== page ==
Thursday, October 1, 2009

Review: The art of racing in the rain by Garth Stein


In Garth Stein’s new novel, the narrator is the family dog, named Enzo. Enzo, a shepherd-poodle-terrier cross, is old and death is approaching. He takes stock of his life and tells the story of his family.

He has spent years watching day-time TV – mostly documentaries & the weather channel so he knows about the world beyond his home in Seattle. His owner, Denny, is an aspiring race car driver & together they have watched hours of race footage. By listening very closely to his master he has gained tremendous insight into the human condition, and he sees that life, like racing, isn’t simply about going fast. Using patience, control & intelligence, all qualities needed on the race track, one can successfully navigate all of life’s ordeals.

Deeply frustrated by the limitations imposed by being a dog (& an obsession with opposable thumbs) he takes to heart something he learned on TV.

“In Mongolia, when a dog dies, he is buried high in the hills so people cannot walk on his grave. The dog’s master whispers into the dog’s ear his wishes that the dog will return as a man in the next life. The his tale is cut off and put beneath his head, and a piece of meat or fat is placed in his mouth to sustain his soul on its journey; before he is reincarnated, the dog’s soul is freed to travel the land, to run across the high desert places for as long as it would like.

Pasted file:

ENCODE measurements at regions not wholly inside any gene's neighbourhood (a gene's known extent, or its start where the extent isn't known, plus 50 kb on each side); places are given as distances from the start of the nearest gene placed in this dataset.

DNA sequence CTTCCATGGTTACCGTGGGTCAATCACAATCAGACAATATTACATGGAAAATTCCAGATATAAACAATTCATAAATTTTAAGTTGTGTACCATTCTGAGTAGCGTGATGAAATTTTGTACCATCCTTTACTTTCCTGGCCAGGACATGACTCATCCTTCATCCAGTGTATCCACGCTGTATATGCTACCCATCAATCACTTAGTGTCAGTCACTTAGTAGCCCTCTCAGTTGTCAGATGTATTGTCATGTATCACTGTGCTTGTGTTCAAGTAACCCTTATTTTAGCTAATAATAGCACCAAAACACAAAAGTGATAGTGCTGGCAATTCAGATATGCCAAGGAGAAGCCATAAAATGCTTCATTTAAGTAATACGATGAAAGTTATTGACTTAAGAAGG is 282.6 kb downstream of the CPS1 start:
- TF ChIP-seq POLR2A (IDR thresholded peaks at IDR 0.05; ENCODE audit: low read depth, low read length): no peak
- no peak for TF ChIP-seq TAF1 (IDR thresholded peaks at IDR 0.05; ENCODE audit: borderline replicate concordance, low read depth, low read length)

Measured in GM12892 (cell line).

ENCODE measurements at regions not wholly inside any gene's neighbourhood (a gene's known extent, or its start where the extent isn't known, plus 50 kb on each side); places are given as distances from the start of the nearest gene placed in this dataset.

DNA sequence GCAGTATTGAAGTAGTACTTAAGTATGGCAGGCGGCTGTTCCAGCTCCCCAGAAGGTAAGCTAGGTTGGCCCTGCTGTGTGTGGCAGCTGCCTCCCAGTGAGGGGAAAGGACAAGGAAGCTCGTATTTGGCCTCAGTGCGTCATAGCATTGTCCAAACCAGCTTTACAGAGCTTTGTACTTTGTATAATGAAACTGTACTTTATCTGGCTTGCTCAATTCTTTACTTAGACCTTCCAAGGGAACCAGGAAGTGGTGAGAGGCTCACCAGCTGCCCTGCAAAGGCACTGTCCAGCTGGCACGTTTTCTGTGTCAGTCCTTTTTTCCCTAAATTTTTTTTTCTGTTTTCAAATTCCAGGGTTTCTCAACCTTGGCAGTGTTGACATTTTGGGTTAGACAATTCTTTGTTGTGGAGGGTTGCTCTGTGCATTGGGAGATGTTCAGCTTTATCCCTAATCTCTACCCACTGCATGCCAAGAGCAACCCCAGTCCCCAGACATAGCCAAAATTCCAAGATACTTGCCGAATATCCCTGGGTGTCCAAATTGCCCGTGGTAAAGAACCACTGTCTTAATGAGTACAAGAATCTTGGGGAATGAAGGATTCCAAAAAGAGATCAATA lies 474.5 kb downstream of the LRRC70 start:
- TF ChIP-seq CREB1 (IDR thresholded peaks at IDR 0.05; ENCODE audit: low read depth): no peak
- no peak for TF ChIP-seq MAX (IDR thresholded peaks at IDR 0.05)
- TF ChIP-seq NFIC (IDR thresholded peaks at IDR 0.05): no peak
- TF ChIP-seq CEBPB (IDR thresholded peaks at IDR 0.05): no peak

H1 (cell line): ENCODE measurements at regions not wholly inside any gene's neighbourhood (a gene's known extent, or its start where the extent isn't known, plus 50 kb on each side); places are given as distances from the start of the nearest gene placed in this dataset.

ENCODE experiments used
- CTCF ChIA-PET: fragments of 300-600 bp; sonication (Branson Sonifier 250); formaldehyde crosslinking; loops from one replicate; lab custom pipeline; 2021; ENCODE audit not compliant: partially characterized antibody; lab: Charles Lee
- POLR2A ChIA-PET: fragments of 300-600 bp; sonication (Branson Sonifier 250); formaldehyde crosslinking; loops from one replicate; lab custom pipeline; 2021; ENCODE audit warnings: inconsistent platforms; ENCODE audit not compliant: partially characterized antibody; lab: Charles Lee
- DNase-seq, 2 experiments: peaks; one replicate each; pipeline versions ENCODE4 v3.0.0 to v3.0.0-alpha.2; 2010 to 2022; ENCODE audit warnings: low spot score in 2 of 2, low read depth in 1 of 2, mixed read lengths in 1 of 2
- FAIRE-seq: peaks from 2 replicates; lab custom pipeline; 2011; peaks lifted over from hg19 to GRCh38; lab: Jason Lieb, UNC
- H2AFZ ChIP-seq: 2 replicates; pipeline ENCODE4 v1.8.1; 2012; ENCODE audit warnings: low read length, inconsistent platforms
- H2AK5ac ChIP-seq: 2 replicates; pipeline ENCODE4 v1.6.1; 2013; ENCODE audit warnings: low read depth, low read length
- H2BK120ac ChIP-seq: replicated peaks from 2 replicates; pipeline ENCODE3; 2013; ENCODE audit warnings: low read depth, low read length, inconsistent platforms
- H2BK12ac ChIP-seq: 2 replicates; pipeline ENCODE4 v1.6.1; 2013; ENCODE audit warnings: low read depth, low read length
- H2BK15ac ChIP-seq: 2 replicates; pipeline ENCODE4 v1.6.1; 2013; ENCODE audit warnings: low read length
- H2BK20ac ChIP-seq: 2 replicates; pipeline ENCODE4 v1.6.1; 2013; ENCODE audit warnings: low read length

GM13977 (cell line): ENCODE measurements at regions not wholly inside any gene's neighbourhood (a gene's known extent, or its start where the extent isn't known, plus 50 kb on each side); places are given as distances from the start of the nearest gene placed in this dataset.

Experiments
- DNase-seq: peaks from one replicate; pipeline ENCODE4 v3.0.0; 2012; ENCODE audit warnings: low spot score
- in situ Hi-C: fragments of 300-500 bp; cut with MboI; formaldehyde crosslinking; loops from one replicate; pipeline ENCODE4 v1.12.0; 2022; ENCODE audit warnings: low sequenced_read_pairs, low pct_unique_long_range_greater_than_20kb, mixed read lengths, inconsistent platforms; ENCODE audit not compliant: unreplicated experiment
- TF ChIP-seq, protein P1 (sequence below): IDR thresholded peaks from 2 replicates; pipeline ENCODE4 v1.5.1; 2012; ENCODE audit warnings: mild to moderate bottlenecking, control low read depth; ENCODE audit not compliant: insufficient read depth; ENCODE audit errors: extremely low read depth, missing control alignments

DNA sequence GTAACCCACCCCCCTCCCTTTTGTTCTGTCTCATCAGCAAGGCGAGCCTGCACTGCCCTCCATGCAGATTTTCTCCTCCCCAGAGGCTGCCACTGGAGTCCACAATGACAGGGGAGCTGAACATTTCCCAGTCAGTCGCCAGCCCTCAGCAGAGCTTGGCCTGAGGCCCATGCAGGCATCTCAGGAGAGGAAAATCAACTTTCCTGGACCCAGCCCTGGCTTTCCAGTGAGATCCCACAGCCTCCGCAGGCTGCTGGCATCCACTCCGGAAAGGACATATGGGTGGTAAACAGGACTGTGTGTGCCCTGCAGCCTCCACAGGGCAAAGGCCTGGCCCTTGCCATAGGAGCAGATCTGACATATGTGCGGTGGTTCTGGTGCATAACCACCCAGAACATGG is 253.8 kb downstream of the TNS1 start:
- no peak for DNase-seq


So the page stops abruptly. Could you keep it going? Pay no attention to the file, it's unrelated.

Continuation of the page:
I learned that from a program on the National Geographic channel, so I believe it is true. Not all dogs return as men, they say; only those who are ready.

I am ready.”

Bad things happen to good people in Enzo’s story – but it is told with humour, humanity & compassion.

Despite the themes it is not necessary to be either a dog lover or a fanatic about car racing to enjoy this book. I must admit to actively disliking car racing.

This book has been compared with “Charlotte’s web’ & “Of mice and men”, perhaps a little flattering, but nevertheless, an ultimately uplifting story of family, love, loyalty and hope.

Reviewed by Julie.

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